Before leaving the church, Trump posed for a photograph with a fifth-grade volunteer and signed the child's Bible, said Ada Ingram, a local volunteer. The president also signed her sister's Bible, Ingram said. In photos from the visit, Trump is shown signing the cover of a Bible.
Trump should have at least signed inside in a less ostentatious way, said the Rev. Dr. Kevin Cassiday-Maloney.
"It just felt like hubris," said Cassiday-Maloney, pastor at the First Congregational United Church of Christ in Fargo, North Dakota. "It almost felt like a desecration of the holy book to put his signature on the front writ large, literally."
He doesn't think politicians should sign Bibles, he said, because it could be seen as a blurring of church and state and an endorsement of Christianity over other religions.
It would have been out of line if Trump had brought Bibles and given them out, but that wasn't the case, said James Coffin, executive director of the Interfaith Council of Central Florida.
"Too much is being made out of something that doesn't deserve that kind of attention," he said.
Bill Leonard, the founding dean and professor of divinity emeritus at the Wake Forest University School of Divinity in Winston-Salem, N.C., woke up to Facebook posts Saturday morning by former students who were upset about Trump signing the Bibles because they don't view him as an appropriate example of spiritual guidance.
But, Leonard said, it's important to remember that signing Bibles is an old tradition, particularly in southern churches.
Gov. Huckabee supported the President:
As did others:
Even Slate gave an explanation in defense of President Trump:
President Donald Trump traveled to Alabama on Friday to comfort those who had been devastated by the tornado outbreak last weekend that killed 23 people. During the trip, the president raised eyebrows for what appeared to be an unusual gesture, as he signed some Bibles. He didn’t do this out of the blue though. It seems a 12-year-old boy got the ball rolling when he handed Trump his Bible and asked him to sign it at a Southern Baptist church in Opelika. A 10-year-old also asked him to sign her Bible. He doesn’t appear to have been the only one. Video posted online seems to show first lady Melania Trump also signing Bibles.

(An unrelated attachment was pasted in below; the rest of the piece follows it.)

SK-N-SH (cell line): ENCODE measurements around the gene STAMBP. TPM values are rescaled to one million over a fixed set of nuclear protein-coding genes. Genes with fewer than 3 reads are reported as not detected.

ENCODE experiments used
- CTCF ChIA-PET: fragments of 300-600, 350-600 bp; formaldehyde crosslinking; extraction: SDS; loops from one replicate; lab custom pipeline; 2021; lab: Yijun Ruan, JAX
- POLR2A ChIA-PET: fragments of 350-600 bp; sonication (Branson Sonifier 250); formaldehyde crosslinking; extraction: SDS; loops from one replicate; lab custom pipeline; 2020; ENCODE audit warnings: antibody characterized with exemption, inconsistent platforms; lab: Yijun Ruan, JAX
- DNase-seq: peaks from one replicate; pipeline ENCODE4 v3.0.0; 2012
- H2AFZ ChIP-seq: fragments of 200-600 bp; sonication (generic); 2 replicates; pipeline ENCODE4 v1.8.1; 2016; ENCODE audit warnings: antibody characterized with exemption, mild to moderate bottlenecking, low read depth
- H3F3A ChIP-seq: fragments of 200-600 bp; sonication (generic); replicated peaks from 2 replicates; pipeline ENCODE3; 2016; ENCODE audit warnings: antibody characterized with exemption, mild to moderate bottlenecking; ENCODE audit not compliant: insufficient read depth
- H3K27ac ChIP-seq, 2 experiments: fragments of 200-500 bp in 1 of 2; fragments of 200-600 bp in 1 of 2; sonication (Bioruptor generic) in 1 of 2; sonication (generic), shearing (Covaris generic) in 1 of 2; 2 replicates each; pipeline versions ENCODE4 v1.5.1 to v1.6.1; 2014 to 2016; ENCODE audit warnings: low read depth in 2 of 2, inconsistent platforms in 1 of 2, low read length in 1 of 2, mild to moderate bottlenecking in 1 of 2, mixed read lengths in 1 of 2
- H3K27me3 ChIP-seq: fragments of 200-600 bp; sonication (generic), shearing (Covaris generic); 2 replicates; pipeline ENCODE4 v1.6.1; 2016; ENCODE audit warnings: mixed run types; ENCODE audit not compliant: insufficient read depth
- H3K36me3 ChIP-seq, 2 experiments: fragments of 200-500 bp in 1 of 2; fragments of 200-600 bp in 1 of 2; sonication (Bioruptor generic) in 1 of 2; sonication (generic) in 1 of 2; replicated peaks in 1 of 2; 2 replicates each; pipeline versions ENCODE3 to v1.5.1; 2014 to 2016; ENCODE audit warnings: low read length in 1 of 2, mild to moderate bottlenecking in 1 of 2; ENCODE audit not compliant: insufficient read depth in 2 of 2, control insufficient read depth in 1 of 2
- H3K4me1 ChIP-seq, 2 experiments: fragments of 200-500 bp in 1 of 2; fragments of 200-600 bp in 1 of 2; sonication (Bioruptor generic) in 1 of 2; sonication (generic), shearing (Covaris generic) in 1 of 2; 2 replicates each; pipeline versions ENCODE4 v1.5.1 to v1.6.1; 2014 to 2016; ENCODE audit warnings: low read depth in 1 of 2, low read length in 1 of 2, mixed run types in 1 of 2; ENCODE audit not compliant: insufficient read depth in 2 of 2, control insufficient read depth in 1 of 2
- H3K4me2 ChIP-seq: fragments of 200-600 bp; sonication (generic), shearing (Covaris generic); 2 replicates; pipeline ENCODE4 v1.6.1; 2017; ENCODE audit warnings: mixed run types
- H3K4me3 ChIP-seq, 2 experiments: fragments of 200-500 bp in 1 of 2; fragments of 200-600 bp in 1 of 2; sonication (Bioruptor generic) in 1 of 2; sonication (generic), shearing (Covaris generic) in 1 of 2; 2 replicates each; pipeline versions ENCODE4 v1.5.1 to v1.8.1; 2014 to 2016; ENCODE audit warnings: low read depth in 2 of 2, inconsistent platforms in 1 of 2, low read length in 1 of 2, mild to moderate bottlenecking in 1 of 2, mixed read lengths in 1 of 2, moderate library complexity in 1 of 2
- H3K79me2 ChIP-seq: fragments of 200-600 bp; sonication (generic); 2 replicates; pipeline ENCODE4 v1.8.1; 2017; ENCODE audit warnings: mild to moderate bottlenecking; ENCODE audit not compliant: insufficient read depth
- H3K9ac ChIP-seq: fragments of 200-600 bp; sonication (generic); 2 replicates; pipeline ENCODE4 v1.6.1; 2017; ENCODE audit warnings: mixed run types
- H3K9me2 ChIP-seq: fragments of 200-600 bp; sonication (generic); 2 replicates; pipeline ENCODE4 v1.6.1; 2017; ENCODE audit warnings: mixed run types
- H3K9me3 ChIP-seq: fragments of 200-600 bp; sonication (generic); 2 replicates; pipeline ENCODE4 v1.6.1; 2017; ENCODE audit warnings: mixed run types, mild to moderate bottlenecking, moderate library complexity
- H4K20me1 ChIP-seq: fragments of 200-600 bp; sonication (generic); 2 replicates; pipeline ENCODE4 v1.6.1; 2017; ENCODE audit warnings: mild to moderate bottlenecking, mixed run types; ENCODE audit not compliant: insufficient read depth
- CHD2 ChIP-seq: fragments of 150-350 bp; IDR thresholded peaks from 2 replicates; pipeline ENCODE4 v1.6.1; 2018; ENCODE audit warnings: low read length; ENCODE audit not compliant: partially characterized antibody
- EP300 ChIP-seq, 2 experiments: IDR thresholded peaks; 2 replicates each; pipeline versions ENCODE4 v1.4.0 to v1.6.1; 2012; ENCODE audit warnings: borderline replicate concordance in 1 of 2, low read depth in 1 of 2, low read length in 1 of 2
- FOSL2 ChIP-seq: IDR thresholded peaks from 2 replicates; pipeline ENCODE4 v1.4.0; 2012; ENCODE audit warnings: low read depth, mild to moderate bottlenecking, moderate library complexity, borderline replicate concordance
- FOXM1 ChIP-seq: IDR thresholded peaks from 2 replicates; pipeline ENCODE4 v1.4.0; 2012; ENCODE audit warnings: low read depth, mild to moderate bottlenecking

The critics immediately pounced, with some pointing out that the only person who usually signs a book is the author. Others called it offensive for someone to sign their own name on a Bible. “Growing up in a religious home, it would’ve been seen as blasphemous as having someone signing your own name,” Jamie Aten, an evangelical and psychologist at Wheaton College, told the Washington Post. “Maybe you penned your own name so people knew it was yours,” he added. “I’ve never seen anything like it.”
Atten may have been shocked by the move, but it isn’t as odd as you might think. The Post talked to Peter Manseau, the Smithsonian’s curator of religion, who said many past presidents have signed Bibles, including President Barack Obama. And it’s not like Trump was handing out stacks of signed bibles, but rather, he was doing what some people asked of him. “Presidents seem to sign a lot of random things put in front of them,” Manseau added.
More support for Trump: